Background: Craniofacial surgery is a collection of bone reshaping procedures of the skull and upper face that is typically used to treat various congenital deformities. While most commonly perceived as being done in very young patients, many craniofacial operations can also be done in older patients as well.
While craniofacial surgery produces some remarkable results, there are almost always going to be some contour sequelae from their execution. This could be the result of non-healing bone gaps, irregular bone contours, hypertrophic bone formation or from the fixation devices left behind. There are also associated soft tissue sequelae from scalp incisional scars, temporal muscle hollowing and subcutaneous fat atrophy. All of these issues become apparent over time with continued growth in young patients and complete healing in older patients.
While seemingly trivial compared to the magnitude of the original problem and the operation used to treat it, improvement in these contour issues can offer an enhanced aesthetic outcome in some craniofacial surgery patients. It is very much like putting the ‘icing on the cake’ and completing the final layer of the reconstruction.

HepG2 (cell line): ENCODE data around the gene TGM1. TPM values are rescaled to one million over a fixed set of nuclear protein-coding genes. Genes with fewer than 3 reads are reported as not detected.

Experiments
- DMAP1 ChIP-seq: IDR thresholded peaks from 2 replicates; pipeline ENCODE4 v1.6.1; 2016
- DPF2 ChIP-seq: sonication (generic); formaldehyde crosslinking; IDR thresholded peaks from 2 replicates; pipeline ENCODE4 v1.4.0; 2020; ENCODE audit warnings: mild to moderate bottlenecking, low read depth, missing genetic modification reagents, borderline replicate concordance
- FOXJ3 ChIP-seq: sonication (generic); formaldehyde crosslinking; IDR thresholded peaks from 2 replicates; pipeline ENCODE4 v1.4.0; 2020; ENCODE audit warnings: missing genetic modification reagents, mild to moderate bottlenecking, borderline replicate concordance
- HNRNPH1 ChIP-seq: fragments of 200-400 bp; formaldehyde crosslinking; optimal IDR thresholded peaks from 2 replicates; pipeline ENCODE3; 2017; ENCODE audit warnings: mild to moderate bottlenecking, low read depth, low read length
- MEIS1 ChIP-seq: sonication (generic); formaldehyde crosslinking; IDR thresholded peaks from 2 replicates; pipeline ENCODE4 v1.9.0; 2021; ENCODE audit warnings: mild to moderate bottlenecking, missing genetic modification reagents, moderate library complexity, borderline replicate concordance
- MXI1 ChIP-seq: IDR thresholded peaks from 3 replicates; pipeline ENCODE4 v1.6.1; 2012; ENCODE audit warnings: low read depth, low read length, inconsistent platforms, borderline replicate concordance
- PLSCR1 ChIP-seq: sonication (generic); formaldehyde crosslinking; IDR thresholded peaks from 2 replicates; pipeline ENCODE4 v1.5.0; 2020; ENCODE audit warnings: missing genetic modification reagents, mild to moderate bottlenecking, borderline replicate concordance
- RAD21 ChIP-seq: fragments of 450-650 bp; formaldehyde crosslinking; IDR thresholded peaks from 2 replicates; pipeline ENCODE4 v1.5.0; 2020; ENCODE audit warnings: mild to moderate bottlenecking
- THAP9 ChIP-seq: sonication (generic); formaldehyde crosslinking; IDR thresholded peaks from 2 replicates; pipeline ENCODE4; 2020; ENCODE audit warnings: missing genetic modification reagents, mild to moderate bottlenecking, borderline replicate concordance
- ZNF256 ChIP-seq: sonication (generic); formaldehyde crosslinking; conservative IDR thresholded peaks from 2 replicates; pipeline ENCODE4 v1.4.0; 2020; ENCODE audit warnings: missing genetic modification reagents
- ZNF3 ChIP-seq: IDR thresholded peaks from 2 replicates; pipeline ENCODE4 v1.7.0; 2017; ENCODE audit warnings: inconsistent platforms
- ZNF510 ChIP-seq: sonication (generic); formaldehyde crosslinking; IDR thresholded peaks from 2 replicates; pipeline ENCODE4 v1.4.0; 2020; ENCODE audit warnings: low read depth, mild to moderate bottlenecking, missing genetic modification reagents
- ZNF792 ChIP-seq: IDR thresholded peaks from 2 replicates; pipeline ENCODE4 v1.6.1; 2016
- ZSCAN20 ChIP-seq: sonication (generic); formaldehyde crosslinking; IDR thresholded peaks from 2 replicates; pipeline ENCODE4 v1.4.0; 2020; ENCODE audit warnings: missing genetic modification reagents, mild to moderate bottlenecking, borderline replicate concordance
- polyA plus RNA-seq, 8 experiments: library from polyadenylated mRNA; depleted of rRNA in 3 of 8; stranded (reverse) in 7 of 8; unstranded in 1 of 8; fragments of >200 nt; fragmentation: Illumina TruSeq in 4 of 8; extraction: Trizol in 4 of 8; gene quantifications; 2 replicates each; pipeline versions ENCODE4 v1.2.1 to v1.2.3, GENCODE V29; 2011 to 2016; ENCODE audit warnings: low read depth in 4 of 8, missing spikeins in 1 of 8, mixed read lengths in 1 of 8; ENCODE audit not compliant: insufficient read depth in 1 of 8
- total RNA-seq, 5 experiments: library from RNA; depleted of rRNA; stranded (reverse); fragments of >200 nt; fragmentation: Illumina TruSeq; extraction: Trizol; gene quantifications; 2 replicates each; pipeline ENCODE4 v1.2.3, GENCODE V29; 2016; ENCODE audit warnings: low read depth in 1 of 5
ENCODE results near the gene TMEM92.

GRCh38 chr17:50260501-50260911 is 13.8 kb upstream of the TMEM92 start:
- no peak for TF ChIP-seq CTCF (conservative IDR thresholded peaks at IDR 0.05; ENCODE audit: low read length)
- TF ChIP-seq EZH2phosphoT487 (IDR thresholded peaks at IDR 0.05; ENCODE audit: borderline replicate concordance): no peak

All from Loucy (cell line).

Case Study: This female had a history of multiple hypertelorism surgeries using orbital box osteotomies as an adult. While her intercanthal distance had been satisfactory corrected she had multiple contour issues including temporal hollowing, forehead contour irregularities and flattening and a narrow skull shape. Her goal was to have a rounder forehead and skull shape with temporal hollowing correction. To achieve this effect a fronto-temporal skull implant was designed to cover the entire forehead and superior and lateral orbital rims and the entire temporal regions crossing completely over the top of the skull. Because of its surface area coverage it was designed as a two piece construct.
Under general anesthesia her existing wide coronal scalp scar was excised and the anterior scalp flap rotated forward down along the lateral orbital rims and zygomatic arch. The two-piece custom skull implant had multiple 5mm perfusion holes placed throughout with the exception of the forehead. It was then fitted into the forehead and skull area and the two pieces united with permanent sutures and small titanium screws.
Custom skull implants can be used for a wide variety of aesthetic effects. Smoothing out irregular contours after prior surgery is one effective use of them. Being able to apply the implant through wide open access from a prior coronal incision allows the design to cover a large surface area.
1) Many types of cranial vault and orbital reconstructive surgery leave contour deformities as a sequelae of the bony cuts and movements.
2) Custom skull implants can be used to smooth out forehead, temporal and skull contours of both bone and soft tissue.
3) Such contouring skull implants only need to be a few millimeters thick but can cover broad surface areas to exert their smoothing effects.
Dr. Barry Eppley